Xing presents Live Arts Week, a new project born out the fusion of the experiences of the two Bologna festivals (2000>2011): Netmage - International Live Media Festival and F.I.S.Co. - Festival Internazionale sullo Spettacolo Contemporaneo.

The event takes place in Bologna, from april 24 to 29, 2012, and is developed throughout one week in six different locations and settings in the historical centre of the town. Live Arts Week intensifies a weave between disciplines and forms of expression, and cohabitation between artists and audiences from different backgrounds. Focused on live arts, it offers a program that reflects an idea of art as experience made of temporalities, postures and the imaginaries. The decision to launch the new event as 'week-long' is an attempt to break away from the concept of a festival as a consumer point in the cultural life of a city. 

The program allows the visitor to cross a number of world-spaces created by important personalities in international and contemporary research. Thirty artists in all are grouped into 'scenes' and 'companion species'. The set-up suggests a city-wide event, divided into a schedule of events, performances, shows, concerts and live media with unique dates, productions and premieres, building a space/time polyhedral sinusoid. The series offers a coherent and fragmented vision, to be appreciated by the audience both as a whole and in its components, offering the chance to 'attend' projects and follow their evolution: enter/exit, return/leave, insist/ignore, isolate oneself/participate.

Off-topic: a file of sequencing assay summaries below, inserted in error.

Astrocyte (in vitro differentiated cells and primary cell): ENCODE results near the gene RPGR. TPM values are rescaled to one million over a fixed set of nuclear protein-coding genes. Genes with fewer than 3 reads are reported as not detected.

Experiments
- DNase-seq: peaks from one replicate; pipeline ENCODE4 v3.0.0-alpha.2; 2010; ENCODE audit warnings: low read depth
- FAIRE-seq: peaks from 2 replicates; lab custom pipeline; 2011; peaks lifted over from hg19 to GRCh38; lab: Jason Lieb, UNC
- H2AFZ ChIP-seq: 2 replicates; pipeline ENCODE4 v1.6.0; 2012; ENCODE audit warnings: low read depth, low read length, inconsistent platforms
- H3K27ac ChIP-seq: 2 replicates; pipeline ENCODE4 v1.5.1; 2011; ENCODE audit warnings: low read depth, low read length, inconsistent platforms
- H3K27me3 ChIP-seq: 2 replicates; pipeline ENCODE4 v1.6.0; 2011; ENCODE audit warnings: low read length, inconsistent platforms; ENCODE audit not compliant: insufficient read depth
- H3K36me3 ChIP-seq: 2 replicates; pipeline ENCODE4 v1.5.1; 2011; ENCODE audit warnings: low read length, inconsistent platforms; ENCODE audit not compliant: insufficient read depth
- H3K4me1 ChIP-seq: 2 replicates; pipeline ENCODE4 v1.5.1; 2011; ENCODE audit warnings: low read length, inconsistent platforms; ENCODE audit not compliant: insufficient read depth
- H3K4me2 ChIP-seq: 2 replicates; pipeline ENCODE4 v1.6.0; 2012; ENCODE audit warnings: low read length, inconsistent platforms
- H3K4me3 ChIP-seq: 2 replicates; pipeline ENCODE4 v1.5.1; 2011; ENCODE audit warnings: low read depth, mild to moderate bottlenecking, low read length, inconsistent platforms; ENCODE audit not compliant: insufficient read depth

A distinctive feature is the variation in lengths and densities of the events, with some very drawn-out in long and slow succession, and others a quick snap of the whip. Places and situations characterized by productions that are open and in progress, hybrid formulas that lie between scientific conference and action, research Salons, and hyper-footage of images and sounds. 

Gianni Peng, a name that will accompany the festival in its organic growth, indicates the time of these transitions. It is a phenomenon, not a person: a new identity, unlikely but real, to be treated as an abstract concept.